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According to legend, it was Dionysus (aka Bacchus) who brought pleasure to mankind, and wine to Sicily.
Legend aside, it is certain that wine has been made in Sicily for millennia. There is evidence that Mycenaean traders cultivated grapes in the Aeolian Islands as early at 1,500 BC and when the Greeks began to settle in Sicily in the 8th century BC, they too were unable to forgo their favourite libation, "oinos", and introduced several varieties of vines.
The next significant date in Sicilian wine history is 1773, the year John Woodhouse began producing what destined to become one of the island's best loved products: Marsala.
Woodhouse understood immediately that the decent local wine could be transformed, using in perpetuum techniques (similar to the solera system used to make sherry), which, through the addition of alcohol, would not only fortify the wine but also help it survive the sea journey back to England in tact. It was an instant success with the British, and other entrepreneurs, such as Ingham and Whitaker, soon hurried out to exploit the wine's popularity.
Sicily is a wine-lover's paradise, such is the variety, complexity and abundance of Bacchus' unique gift!
Towards the end of the 19th century, the English dominion in Marsala-making was brought to an end by the arrival of Vincenzo Florio, one of Italy's first tycoons, who bought up much of the land around Marsala. Cantine Florio, though in different hands today, remains one of the best producers of Marsala and a visit of their enormous barrel-filled winery is recommended.
For most of the 20th century, Sicily continued to produce enormous quantities of grapes, most of which, however, were exported to be added to wine made elsewhere in Italy.
Over the last 30 years, however, Sicily's wine culture has changed dramatically, as the many international prizes won by Sicilian producers confirm. Some of Italy’s finest wines are now being made in Sicily, and a new generation of Sicilian producers are realising the full potential of the island’s enviable climate, its autochthonous grape varieties and its fertile soil. At the same time, prestigious winemakers from around the world are buying land, planting vines and creating fabulous wines, particularly on Mount Etna, which has been nicknamed the new Bourgogne.
Another aspect of Sicily's viticultural evolution regards the increase in the number of producers making organic, bio-dynamic and natural wines, many of which have already gained international recognition.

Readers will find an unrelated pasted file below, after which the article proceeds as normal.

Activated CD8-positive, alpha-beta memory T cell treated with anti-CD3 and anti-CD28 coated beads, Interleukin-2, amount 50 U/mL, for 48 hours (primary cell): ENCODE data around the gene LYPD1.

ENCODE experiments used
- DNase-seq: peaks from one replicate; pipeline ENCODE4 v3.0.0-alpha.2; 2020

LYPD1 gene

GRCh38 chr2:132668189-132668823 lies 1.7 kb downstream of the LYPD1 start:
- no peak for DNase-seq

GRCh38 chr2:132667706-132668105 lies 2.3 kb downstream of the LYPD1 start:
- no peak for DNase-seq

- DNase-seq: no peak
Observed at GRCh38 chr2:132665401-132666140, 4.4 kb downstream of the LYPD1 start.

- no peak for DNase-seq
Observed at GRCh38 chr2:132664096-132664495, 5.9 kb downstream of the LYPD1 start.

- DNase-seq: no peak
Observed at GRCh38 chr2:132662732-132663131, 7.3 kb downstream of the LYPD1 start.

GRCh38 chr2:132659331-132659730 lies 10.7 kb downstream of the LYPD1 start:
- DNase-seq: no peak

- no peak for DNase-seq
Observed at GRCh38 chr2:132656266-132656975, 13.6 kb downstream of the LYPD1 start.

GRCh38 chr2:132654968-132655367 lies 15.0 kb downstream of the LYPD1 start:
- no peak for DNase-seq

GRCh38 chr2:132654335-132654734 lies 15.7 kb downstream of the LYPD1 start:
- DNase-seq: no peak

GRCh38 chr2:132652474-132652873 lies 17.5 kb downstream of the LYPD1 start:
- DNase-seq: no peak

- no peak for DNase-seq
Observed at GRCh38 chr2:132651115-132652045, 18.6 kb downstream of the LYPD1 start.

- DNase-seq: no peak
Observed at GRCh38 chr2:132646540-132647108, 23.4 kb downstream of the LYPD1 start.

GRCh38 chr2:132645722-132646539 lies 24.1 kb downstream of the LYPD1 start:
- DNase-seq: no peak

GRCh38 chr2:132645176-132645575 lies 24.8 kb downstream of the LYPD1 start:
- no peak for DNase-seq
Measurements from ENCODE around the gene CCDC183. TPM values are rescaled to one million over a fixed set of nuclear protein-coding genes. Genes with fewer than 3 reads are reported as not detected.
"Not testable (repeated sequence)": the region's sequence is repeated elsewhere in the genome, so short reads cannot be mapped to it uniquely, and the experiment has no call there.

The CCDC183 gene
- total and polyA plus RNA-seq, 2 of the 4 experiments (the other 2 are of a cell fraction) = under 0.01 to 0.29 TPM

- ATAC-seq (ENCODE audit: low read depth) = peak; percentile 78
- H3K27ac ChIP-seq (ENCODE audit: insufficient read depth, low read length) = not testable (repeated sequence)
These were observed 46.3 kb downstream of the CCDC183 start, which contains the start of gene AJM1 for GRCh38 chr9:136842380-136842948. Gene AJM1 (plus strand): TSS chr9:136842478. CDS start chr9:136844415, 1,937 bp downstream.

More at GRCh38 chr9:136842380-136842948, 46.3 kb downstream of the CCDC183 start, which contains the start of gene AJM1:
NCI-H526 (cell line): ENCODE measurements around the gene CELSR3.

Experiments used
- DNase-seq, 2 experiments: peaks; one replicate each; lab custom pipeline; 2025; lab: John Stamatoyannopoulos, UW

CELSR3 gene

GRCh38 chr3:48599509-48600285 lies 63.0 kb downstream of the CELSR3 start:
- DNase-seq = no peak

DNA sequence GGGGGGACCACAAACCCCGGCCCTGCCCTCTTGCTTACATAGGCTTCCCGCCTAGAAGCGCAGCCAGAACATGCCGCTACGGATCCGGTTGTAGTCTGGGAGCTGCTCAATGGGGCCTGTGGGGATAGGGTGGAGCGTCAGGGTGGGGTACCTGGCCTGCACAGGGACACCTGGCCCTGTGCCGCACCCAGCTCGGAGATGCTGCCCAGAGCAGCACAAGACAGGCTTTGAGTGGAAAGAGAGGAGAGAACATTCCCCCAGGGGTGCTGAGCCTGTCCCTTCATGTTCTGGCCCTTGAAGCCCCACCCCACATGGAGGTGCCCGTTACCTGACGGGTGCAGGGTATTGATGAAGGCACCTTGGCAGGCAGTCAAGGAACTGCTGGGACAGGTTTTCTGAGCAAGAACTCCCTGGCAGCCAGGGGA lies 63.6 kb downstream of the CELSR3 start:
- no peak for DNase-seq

The ecological aspects of winemaking are also close to the hearts of Sicilian producers. Since 2010, Planeta and Tasca d'Almerita have been at the heart of SOStain, an Italian scientific research programme into viticultural sustainability. Other producers have joined the scheme over the years and Sicily is now a leader in ecological winemaking.
The Mediterranean's largest island is a wine-lover's paradise. The variety, complexity and abundance of Bacchus' unique gift is astonishing and most definitely to be explored! Here's a brief guide to Sicilian wine:
To DOC or not to DOC
There are 23 DOC (Denominazioni di Origine Controllata) areas in Sicily:
Alcamo - Contea di Sclafani - Contessa Entellina - Delia Nivolelli - Eloro - Erice - Etna - Faro - Malvasia delle Lipari - Mamertino di Milazzo - Marsala - Menfi - Monreale - Moscato di Noto - Moscato di Pantelleria - Passito di Pantelleria - Moscato di Siracusa - Riesi - Salaparuta - Sambuca di Sicilia - Santa Margherita di Belice - Sciacca - Vittoria
... and one DOCG (Denominazioni di Origine Controllata e Garantita) area: Cerasuolo di Vittoria.
Area-specific DOC(G) wines only account for a small proportion of Sicily’s overall wine production, however. This is partly due to the institution of a regional, umbrella denomination - DOC Sicilia - in 2011, and partly due to the fact that most winemakers in Sicily also like to work outside the strict parameters of DOC(G) regulations (both area-specific and regional). This means that you shouldn’t necessarily consider wines labelled IGT Terre Siciliane (Indicazione Geografica Tipica) to be in any way inferior: on the contrary, if they’ve been made by a quality producer, they'll most likely be a fascinating personal expression of a master winemaker
Red grape varieties
Indigenous red grapes
Arguably the most important red grape variety in Sicily, Nero d’Avola is grown all over the island. It is used both in purezza and with other varieties, notably with Frappato (to make Cerasuolo di Vittoria), and with Syrah. 100% Nero d’Avola wines generally have a dark ruby colour, juicy berry fragrances (particularly strawberry and cherry) and spicy, chocolaty aromas that can tend towards liquorice. To the taste they're full-bodied, with a fine balance between fruitiness and peppery spice, and good levels of acidity and tannins.
Traditionally cultivated to complement Nero d’Avola in Cerasuolo di Vittoria wines, Frappato is almost uniquely grown in the southeast of Sicily. In more recent times, however, winemakers have been producing excellent 100% Frappato wines. These have a ruby-violet colour that is complemented by aromas of red berries and violets. To the taste, they're gently spiced with a pleasantly acidic, slightly zingy fruitiness, redolent of rhubarb and young cherries.